Moms (and stepmoms) are often cast as antagonists and obstacles in K-dramas, though they can be inspiring, devoted and, in many cases, generous to a fault.
The K-drama du jour, “Crash Landing on You,” has one mom (Seo Dan’s) who values status too much, a stepmom (Yoon Se-ri’s) with secrets, and one who just wants her son to be safe (Captain Ri’s). But it is the moms of the small North Korean village who teach us lessons of unity, generosity, humility and acceptance.
One of those moms is played by an actress who constantly plays moms, Kim Sun-young. Sun-young is one of the moms in a series full of moms, “Reply.” But it is the one she is in, the seminal “Reply 1988,” that shows the different ways moms love their kids.
Sun-young is poor and will work multiple jobs to keep her children fed. Ra Mi-ran is newly rich and will provide her boys anything they want. “Reply” staple Lee Il-hwa worries about her children’s futures, and the other series staple (dad Sung Dong-il) drinking too much.
Yes, the mothers in “Sky Castle” may indeed be an example of what not to do. You want to keep telling them to just chill. Honestly, would you rather have Yum Jung-ah or Yoon Se-ah for your mom? But if there is one positive thing we can take away (maybe), it’s that, boy, they are really invested in their children’s education.
Love and warmth
In “Goblin,” (aka “Guardian: The Lonely and Great God”), the human protagonist Ji Eun-tak (Kim Go-eun) is saved when her mother, doomed to die after being struck by a car, is saved by the 900-year-old Kim Shin (Gong Yoo). Eun-tak’s mother takes the best care she can of her daughter until she finally dies, and Eun-tak, who can see ghosts, always remembers her mother as a source of love and warmth. The mom also leaves her a pretty distinctive scarf.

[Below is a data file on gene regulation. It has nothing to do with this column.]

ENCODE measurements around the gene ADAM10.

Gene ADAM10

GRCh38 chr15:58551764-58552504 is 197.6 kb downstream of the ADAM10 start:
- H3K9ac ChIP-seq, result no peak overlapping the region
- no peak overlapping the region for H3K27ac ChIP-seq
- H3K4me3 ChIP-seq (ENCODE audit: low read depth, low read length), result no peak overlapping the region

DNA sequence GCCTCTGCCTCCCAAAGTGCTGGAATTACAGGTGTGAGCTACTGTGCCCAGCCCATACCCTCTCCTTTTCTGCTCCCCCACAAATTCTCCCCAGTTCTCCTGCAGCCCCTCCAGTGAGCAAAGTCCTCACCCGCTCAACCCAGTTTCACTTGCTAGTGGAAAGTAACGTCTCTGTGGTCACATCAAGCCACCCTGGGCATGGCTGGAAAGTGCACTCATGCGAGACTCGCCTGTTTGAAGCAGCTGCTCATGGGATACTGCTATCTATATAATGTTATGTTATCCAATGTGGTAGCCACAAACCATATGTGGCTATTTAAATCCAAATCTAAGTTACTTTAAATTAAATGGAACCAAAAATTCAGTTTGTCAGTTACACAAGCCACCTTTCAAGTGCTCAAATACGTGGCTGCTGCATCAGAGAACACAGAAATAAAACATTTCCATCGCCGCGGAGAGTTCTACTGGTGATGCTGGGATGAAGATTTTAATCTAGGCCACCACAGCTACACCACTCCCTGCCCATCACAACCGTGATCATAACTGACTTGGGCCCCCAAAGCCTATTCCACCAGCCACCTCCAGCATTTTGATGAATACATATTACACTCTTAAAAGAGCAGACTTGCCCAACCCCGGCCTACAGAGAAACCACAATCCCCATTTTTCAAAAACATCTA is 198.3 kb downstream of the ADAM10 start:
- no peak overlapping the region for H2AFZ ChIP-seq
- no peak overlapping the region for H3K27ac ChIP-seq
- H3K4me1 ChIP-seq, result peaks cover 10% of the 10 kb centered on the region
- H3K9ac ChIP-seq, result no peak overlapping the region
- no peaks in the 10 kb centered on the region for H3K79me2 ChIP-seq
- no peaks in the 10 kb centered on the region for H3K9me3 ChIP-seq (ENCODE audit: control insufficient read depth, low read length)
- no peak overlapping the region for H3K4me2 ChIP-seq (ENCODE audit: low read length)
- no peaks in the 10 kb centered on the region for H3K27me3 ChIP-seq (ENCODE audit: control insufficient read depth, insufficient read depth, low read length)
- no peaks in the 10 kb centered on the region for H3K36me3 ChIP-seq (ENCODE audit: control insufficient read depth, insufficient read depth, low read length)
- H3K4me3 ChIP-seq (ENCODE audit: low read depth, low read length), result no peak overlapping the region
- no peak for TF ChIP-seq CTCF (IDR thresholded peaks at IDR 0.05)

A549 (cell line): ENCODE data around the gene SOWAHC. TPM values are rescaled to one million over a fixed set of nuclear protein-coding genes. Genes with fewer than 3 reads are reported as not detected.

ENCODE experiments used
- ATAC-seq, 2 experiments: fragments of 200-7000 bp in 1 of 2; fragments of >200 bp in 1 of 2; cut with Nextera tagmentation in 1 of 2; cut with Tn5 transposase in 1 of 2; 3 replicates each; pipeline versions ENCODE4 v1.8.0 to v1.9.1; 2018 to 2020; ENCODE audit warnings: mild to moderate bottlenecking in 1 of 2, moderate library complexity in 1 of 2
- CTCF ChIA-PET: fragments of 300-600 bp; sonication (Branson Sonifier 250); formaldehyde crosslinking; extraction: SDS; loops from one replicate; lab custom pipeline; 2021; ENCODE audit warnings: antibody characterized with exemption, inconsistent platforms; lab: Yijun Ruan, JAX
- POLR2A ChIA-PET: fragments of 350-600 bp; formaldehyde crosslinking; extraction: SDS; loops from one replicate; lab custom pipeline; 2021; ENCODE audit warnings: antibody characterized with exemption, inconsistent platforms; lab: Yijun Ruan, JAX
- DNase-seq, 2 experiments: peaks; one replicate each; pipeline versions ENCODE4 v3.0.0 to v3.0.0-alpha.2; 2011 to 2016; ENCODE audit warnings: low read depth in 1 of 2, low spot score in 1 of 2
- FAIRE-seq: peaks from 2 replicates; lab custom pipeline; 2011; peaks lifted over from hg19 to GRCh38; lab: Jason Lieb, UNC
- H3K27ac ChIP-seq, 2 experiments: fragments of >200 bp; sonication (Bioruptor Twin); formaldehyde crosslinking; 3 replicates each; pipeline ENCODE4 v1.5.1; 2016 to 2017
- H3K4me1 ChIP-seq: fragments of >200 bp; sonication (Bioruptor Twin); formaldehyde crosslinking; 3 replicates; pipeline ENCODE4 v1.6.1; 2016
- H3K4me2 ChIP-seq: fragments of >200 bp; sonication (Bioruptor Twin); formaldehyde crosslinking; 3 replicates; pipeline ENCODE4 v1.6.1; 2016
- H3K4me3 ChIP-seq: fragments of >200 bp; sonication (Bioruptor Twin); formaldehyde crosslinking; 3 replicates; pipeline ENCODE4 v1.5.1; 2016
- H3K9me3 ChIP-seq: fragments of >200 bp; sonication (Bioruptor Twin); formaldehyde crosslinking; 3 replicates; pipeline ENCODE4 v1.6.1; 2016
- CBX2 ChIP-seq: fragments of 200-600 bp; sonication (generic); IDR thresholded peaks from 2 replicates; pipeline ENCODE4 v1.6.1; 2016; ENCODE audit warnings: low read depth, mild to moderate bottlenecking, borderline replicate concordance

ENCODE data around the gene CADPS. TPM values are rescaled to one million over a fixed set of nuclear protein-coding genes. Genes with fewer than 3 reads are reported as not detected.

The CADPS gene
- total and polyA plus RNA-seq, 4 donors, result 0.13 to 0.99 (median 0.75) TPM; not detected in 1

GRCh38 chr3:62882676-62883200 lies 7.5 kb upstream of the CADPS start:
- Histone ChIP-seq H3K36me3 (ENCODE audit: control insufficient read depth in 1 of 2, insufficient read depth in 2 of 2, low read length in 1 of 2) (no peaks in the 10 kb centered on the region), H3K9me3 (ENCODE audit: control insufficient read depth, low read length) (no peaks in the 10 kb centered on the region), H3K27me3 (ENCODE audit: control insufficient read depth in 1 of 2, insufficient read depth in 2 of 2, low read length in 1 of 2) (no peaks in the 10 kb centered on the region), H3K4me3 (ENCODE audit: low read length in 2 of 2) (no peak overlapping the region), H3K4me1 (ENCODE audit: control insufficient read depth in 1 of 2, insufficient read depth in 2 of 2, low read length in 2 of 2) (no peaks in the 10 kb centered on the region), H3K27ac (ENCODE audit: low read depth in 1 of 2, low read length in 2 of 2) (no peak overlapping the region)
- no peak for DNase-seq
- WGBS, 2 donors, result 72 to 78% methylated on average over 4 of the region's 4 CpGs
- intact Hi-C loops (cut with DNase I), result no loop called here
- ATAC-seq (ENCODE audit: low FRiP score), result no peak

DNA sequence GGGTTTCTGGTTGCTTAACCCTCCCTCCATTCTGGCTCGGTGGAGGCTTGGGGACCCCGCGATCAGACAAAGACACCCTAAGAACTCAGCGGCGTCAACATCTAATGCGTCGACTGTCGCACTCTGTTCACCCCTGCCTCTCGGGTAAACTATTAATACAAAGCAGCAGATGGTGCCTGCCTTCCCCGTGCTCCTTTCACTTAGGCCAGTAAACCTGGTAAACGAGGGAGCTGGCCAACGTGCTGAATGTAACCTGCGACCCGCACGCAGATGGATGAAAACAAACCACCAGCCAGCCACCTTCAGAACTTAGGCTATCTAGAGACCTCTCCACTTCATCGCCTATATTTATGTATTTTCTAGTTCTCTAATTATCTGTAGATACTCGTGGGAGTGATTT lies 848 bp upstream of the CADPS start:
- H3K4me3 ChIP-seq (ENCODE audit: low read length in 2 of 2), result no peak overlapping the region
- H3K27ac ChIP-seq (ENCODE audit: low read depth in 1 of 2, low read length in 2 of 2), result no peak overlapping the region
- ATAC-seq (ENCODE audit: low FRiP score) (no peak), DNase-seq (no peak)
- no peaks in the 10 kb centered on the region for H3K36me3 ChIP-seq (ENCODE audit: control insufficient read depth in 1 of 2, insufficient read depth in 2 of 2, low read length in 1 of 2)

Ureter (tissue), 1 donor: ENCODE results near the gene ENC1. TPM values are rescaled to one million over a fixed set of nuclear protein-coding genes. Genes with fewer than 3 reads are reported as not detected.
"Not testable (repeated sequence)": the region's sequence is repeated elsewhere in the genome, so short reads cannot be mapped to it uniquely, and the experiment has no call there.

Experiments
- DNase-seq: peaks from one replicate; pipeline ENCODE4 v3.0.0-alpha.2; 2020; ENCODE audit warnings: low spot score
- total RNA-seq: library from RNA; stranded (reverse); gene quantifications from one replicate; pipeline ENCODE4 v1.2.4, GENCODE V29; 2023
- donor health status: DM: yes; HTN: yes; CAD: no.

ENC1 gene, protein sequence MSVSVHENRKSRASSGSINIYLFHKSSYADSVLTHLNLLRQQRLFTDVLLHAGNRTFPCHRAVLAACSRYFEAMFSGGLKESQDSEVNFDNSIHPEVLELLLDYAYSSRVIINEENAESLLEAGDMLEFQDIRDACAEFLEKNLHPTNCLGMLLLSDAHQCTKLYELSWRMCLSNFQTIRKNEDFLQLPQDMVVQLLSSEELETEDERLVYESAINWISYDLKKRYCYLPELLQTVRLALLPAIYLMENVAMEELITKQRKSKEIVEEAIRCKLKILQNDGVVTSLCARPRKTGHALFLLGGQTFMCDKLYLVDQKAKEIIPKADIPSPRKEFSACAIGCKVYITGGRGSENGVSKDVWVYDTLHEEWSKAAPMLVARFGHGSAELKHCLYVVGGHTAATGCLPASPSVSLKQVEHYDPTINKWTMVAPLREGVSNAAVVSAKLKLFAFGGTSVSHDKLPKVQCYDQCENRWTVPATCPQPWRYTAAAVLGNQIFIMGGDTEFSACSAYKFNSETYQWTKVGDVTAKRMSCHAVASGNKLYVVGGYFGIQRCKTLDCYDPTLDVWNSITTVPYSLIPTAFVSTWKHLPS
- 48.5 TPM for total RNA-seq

In “Fight for My Way,” Choi Ae-ra (Kim Ji-won) always dreamt of becoming an announcer, but has lived a difficult life. What she doesn’t know is that someone has returned and is now secretly helping her—her mother, who has been hiding in plain sight.
Perhaps the most literal and yet most substantial example of maternal K-dramas is “Hi, Bye, Mama!” When Jo Kang-hwa’s wife Cha Yu-ri (the comebacking Kim Tae-hee) dies, he is left to take care of their daughter Jo Seo-woo until he remarries Oh Min-jung (Go Bo-gyeol) five years later.
But this entire time, Yu-ri has stayed on earth as a spirit watching over Seo-woo. Then, one day, she attains corporeal form—she’s alive again—and the only way she can stay on the earthly plane is to win back her husband and daughter from the shy but otherwise good-hearted Min-jung.
Despite its lighthearted approach, “Hi Bye, Mama!” asks if a mother would make the ultimate sacrifice for her child—and as we know from all these K-dramas, the answer is always “ye” (yes).